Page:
And those who excel get fame, he says. And he mentions the Michael Jordan of the Sherpa community – Babu Chiri Sherpa. A legendary mountaineer who reached the summit of Mount Everest ten times (two without oxygen) and made the fastest ascent of Everest, clocking in at a remarkable 16 hours and 56 minutes.
“He died on Everest base camp II,” he says, hanging his head a little. Apparently Chiri had been taking photographs and misjudged his steps, falling into a crevasse.
Even the best, Kanchha highlights, can lose concentration and fall victim to the dangers of Everest. “We all understand the dangers,” Kanchha says solemnly.
His job is dangerous. They expose themselves to the mountains first, by fixing ropes, carrying supplies and making camps for the clients waiting on the ground.
I feel the time’s right and I bring up the recent tragedy that made headlines around the globe: The avalanche of April 18th. It engulfed 30 men, mostly Sherpas; 16 of them died.
It was around 6.30am. The men were fixing ropes on the flank of Everest and preparing the South Col route for international clients. A large chunk of ice (known as a serac) cracked and broke free, triggering an avalanche. Snow and ice came crashing down.
I ask Kanchha if he had any family or friends lost in the accident. He softly nods and says five. He asks me if I’d like to know their names and I nod in turn. He measures his speech:
“Nima Sherpa, Solukhumbu region. Ang Kami Sherpa, Solukhumbu region. Fur Kumba Sherpa, Solukhumbu region. Aas man Tamang, Solukhumbu region and Aasa Gurung, Gorkha region.”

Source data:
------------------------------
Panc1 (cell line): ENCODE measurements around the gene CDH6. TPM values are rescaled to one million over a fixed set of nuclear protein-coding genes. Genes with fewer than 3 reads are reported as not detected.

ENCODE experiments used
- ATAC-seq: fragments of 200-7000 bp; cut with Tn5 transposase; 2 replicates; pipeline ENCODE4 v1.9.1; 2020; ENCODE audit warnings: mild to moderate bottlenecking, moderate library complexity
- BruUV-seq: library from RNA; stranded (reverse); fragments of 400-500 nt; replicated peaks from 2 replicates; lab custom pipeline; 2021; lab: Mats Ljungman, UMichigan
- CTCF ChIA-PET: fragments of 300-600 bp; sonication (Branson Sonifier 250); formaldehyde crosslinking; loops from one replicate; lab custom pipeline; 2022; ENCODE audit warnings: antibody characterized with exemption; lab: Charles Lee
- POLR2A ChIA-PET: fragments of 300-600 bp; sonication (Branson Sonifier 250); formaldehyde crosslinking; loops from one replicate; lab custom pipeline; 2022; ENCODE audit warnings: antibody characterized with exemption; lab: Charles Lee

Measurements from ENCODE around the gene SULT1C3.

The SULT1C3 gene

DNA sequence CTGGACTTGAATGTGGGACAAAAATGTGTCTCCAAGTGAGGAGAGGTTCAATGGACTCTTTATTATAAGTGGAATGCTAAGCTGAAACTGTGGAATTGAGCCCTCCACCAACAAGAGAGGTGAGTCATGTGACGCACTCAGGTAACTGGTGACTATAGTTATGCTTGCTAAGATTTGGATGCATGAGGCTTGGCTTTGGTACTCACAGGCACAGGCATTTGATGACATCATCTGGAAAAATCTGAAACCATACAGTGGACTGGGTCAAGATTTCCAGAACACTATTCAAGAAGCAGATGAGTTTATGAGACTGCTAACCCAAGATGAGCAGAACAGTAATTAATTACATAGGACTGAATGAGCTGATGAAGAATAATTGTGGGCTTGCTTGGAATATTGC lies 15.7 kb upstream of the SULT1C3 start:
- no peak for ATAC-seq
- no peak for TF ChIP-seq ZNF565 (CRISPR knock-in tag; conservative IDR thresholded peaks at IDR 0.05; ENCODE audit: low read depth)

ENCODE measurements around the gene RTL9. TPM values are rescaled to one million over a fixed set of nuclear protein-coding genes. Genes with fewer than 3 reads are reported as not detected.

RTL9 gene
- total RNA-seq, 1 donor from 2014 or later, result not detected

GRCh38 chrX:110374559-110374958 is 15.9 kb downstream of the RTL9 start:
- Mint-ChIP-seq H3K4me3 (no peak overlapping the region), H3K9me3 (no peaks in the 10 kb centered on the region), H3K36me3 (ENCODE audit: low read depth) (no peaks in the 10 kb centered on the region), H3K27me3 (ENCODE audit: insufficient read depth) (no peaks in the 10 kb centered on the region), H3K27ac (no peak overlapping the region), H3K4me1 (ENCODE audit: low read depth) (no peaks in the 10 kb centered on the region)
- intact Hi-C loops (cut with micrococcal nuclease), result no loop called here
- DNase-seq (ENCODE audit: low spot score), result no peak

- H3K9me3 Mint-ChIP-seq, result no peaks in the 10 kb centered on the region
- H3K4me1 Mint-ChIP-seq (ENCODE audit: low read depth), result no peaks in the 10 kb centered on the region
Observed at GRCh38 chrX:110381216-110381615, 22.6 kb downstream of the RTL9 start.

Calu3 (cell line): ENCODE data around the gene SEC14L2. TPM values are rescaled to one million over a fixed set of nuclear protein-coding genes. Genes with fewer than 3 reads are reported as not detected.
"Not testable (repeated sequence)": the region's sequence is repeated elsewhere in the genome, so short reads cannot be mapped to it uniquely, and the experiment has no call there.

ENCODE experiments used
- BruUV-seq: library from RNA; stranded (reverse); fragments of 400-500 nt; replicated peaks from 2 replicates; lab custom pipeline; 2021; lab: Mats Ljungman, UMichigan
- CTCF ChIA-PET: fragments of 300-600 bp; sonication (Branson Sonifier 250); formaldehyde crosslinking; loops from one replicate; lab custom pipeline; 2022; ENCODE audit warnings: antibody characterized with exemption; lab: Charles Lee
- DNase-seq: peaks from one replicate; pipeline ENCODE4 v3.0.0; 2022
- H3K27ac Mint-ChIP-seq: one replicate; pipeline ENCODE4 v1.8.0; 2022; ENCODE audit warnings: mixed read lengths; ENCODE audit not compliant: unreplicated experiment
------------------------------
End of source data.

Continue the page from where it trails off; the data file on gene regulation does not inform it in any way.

He was on another expedition when it happened and only found out on return to Kathmandu, he says. He was horrified by the vision of the aftermath on a nearby TV. He called base camp immediately for details of those lost and cried when he heard the names.
“Many are still grieving,” he tells me. And since the tragedy, Sherpas walked away from Everest for a long time. Widespread protests swelled the streets of Kathmandu, with members of the climbers’ union demanding upped compensation for the victims and for their members during future treks.
“Some are still unhappy, for the time being the matter is resolved,” Suren tells me, alluding to the fact that the government had finally come to the table and work on the mountains had resumed.
I ask Kanchha if he’s ever personally been in danger, and he admits he hasn’t. He’s both talented and lucky: 200 have died to date trying to conquer Everest.
“Is the pay worth the risk?” I ask.
He says yes, it’s okay. It’s a seasonal thing: six months a year there aren’t any expeditions – the winter snow is too heavy. He works on his family’s farm in his down time, planting potatoes, corn and wheat. He can live a good life, and typically earns around US$125 per climb and up to $5,000 a year. Does that sound like money worth risking your life for? Compare it to Nepal’s average salary of $700 and you might think differently.
“Will you allow your children to work on the mountain?”
“A trekking guide, maybe, yes,” he responds, rubbing a hand through his hair. “But not a peak climber.”
I close with what he’s learned during his career.
“I’ve learned to manage resources properly, to use all the equipment and most importantly the value of life.”
*Big thanks to Api Saipal Treks for making this interview possible.